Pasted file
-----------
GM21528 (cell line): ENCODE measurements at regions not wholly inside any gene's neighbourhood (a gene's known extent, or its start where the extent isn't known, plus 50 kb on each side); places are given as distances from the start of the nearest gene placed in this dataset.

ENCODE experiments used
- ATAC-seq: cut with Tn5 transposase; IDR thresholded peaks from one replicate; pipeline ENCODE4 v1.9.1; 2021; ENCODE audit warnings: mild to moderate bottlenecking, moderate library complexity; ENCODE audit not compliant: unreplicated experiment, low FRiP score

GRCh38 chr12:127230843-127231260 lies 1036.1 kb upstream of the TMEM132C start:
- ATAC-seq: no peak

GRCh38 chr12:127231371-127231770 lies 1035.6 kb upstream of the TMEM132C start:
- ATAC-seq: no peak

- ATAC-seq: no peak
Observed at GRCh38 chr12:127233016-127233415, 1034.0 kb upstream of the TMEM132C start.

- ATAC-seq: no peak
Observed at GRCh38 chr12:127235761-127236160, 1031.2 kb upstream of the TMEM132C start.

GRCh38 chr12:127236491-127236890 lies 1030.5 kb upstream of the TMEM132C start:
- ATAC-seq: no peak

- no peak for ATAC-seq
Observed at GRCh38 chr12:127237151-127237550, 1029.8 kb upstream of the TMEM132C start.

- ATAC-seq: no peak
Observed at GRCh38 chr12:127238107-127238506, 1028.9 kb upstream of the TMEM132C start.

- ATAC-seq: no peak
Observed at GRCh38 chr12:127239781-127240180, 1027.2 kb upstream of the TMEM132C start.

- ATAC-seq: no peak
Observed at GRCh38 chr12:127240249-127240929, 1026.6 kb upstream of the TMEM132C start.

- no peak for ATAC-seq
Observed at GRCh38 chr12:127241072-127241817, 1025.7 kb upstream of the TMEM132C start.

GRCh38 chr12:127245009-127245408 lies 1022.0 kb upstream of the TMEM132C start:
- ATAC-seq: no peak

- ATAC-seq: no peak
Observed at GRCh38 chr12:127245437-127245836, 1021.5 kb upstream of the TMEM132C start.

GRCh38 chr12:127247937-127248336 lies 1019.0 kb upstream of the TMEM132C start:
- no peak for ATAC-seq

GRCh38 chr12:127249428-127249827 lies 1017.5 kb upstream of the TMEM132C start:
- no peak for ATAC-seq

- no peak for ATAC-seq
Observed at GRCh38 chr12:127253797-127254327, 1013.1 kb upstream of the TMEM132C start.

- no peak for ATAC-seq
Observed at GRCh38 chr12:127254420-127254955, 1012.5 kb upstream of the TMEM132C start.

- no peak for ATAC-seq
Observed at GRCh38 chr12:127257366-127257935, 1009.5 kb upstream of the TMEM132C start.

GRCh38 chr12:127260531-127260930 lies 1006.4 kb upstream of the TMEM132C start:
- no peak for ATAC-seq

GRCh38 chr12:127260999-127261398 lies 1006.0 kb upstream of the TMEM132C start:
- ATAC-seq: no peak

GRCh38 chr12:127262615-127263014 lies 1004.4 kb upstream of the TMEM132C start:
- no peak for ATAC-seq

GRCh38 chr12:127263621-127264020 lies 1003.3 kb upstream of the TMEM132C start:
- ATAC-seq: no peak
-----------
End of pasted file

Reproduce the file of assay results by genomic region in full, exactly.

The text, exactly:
GM21528 (cell line): ENCODE measurements at regions not wholly inside any gene's neighbourhood (a gene's known extent, or its start where the extent isn't known, plus 50 kb on each side); places are given as distances from the start of the nearest gene placed in this dataset.

ENCODE experiments used
- ATAC-seq: cut with Tn5 transposase; IDR thresholded peaks from one replicate; pipeline ENCODE4 v1.9.1; 2021; ENCODE audit warnings: mild to moderate bottlenecking, moderate library complexity; ENCODE audit not compliant: unreplicated experiment, low FRiP score

GRCh38 chr12:127230843-127231260 lies 1036.1 kb upstream of the TMEM132C start:
- ATAC-seq: no peak

GRCh38 chr12:127231371-127231770 lies 1035.6 kb upstream of the TMEM132C start:
- ATAC-seq: no peak

- ATAC-seq: no peak
Observed at GRCh38 chr12:127233016-127233415, 1034.0 kb upstream of the TMEM132C start.

- ATAC-seq: no peak
Observed at GRCh38 chr12:127235761-127236160, 1031.2 kb upstream of the TMEM132C start.

GRCh38 chr12:127236491-127236890 lies 1030.5 kb upstream of the TMEM132C start:
- ATAC-seq: no peak

- no peak for ATAC-seq
Observed at GRCh38 chr12:127237151-127237550, 1029.8 kb upstream of the TMEM132C start.

- ATAC-seq: no peak
Observed at GRCh38 chr12:127238107-127238506, 1028.9 kb upstream of the TMEM132C start.

- ATAC-seq: no peak
Observed at GRCh38 chr12:127239781-127240180, 1027.2 kb upstream of the TMEM132C start.

- ATAC-seq: no peak
Observed at GRCh38 chr12:127240249-127240929, 1026.6 kb upstream of the TMEM132C start.

- no peak for ATAC-seq
Observed at GRCh38 chr12:127241072-127241817, 1025.7 kb upstream of the TMEM132C start.

GRCh38 chr12:127245009-127245408 lies 1022.0 kb upstream of the TMEM132C start:
- ATAC-seq: no peak

- ATAC-seq: no peak
Observed at GRCh38 chr12:127245437-127245836, 1021.5 kb upstream of the TMEM132C start.

GRCh38 chr12:127247937-127248336 lies 1019.0 kb upstream of the TMEM132C start:
- no peak for ATAC-seq

GRCh38 chr12:127249428-127249827 lies 1017.5 kb upstream of the TMEM132C start:
- no peak for ATAC-seq

- no peak for ATAC-seq
Observed at GRCh38 chr12:127253797-127254327, 1013.1 kb upstream of the TMEM132C start.

- no peak for ATAC-seq
Observed at GRCh38 chr12:127254420-127254955, 1012.5 kb upstream of the TMEM132C start.

- no peak for ATAC-seq
Observed at GRCh38 chr12:127257366-127257935, 1009.5 kb upstream of the TMEM132C start.

GRCh38 chr12:127260531-127260930 lies 1006.4 kb upstream of the TMEM132C start:
- no peak for ATAC-seq

GRCh38 chr12:127260999-127261398 lies 1006.0 kb upstream of the TMEM132C start:
- ATAC-seq: no peak

GRCh38 chr12:127262615-127263014 lies 1004.4 kb upstream of the TMEM132C start:
- no peak for ATAC-seq

GRCh38 chr12:127263621-127264020 lies 1003.3 kb upstream of the TMEM132C start:
- ATAC-seq: no peak